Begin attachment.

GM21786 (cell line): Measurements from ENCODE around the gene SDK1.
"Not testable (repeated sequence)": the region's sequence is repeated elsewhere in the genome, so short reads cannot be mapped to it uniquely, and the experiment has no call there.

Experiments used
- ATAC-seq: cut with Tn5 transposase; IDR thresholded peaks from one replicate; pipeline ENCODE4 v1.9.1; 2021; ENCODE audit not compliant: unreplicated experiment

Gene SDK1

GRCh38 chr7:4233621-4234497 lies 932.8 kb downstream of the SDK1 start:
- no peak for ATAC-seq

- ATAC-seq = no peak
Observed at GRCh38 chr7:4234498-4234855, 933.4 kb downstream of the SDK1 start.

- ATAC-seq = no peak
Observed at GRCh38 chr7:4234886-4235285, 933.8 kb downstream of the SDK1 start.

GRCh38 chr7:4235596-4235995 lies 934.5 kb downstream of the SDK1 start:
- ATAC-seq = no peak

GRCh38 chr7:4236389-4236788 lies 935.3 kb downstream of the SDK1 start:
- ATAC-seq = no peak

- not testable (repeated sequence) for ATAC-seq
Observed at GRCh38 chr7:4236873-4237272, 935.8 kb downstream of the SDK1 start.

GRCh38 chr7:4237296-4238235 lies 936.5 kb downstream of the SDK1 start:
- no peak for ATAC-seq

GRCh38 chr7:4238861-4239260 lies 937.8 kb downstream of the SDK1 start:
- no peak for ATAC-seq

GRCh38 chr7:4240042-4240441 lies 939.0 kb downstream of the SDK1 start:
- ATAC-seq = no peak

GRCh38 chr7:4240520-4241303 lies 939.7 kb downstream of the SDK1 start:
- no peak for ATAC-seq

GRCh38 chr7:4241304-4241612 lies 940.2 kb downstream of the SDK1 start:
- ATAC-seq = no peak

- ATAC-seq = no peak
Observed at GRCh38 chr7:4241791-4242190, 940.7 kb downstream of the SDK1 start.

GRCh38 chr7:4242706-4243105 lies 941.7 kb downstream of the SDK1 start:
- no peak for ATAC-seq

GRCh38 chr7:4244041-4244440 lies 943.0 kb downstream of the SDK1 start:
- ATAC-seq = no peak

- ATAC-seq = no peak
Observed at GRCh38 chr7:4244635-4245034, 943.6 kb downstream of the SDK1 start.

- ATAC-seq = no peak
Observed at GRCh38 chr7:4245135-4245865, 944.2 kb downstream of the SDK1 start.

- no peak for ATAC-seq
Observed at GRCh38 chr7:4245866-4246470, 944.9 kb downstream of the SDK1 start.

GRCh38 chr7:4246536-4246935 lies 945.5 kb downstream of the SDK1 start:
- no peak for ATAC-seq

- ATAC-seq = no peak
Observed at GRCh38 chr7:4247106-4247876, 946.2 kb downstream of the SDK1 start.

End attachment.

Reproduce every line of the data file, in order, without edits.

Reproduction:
GM21786 (cell line): Measurements from ENCODE around the gene SDK1.
"Not testable (repeated sequence)": the region's sequence is repeated elsewhere in the genome, so short reads cannot be mapped to it uniquely, and the experiment has no call there.

Experiments used
- ATAC-seq: cut with Tn5 transposase; IDR thresholded peaks from one replicate; pipeline ENCODE4 v1.9.1; 2021; ENCODE audit not compliant: unreplicated experiment

Gene SDK1

GRCh38 chr7:4233621-4234497 lies 932.8 kb downstream of the SDK1 start:
- no peak for ATAC-seq

- ATAC-seq = no peak
Observed at GRCh38 chr7:4234498-4234855, 933.4 kb downstream of the SDK1 start.

- ATAC-seq = no peak
Observed at GRCh38 chr7:4234886-4235285, 933.8 kb downstream of the SDK1 start.

GRCh38 chr7:4235596-4235995 lies 934.5 kb downstream of the SDK1 start:
- ATAC-seq = no peak

GRCh38 chr7:4236389-4236788 lies 935.3 kb downstream of the SDK1 start:
- ATAC-seq = no peak

- not testable (repeated sequence) for ATAC-seq
Observed at GRCh38 chr7:4236873-4237272, 935.8 kb downstream of the SDK1 start.

GRCh38 chr7:4237296-4238235 lies 936.5 kb downstream of the SDK1 start:
- no peak for ATAC-seq

GRCh38 chr7:4238861-4239260 lies 937.8 kb downstream of the SDK1 start:
- no peak for ATAC-seq

GRCh38 chr7:4240042-4240441 lies 939.0 kb downstream of the SDK1 start:
- ATAC-seq = no peak

GRCh38 chr7:4240520-4241303 lies 939.7 kb downstream of the SDK1 start:
- no peak for ATAC-seq

GRCh38 chr7:4241304-4241612 lies 940.2 kb downstream of the SDK1 start:
- ATAC-seq = no peak

- ATAC-seq = no peak
Observed at GRCh38 chr7:4241791-4242190, 940.7 kb downstream of the SDK1 start.

GRCh38 chr7:4242706-4243105 lies 941.7 kb downstream of the SDK1 start:
- no peak for ATAC-seq

GRCh38 chr7:4244041-4244440 lies 943.0 kb downstream of the SDK1 start:
- ATAC-seq = no peak

- ATAC-seq = no peak
Observed at GRCh38 chr7:4244635-4245034, 943.6 kb downstream of the SDK1 start.

- ATAC-seq = no peak
Observed at GRCh38 chr7:4245135-4245865, 944.2 kb downstream of the SDK1 start.

- no peak for ATAC-seq
Observed at GRCh38 chr7:4245866-4246470, 944.9 kb downstream of the SDK1 start.

GRCh38 chr7:4246536-4246935 lies 945.5 kb downstream of the SDK1 start:
- no peak for ATAC-seq

- ATAC-seq = no peak
Observed at GRCh38 chr7:4247106-4247876, 946.2 kb downstream of the SDK1 start.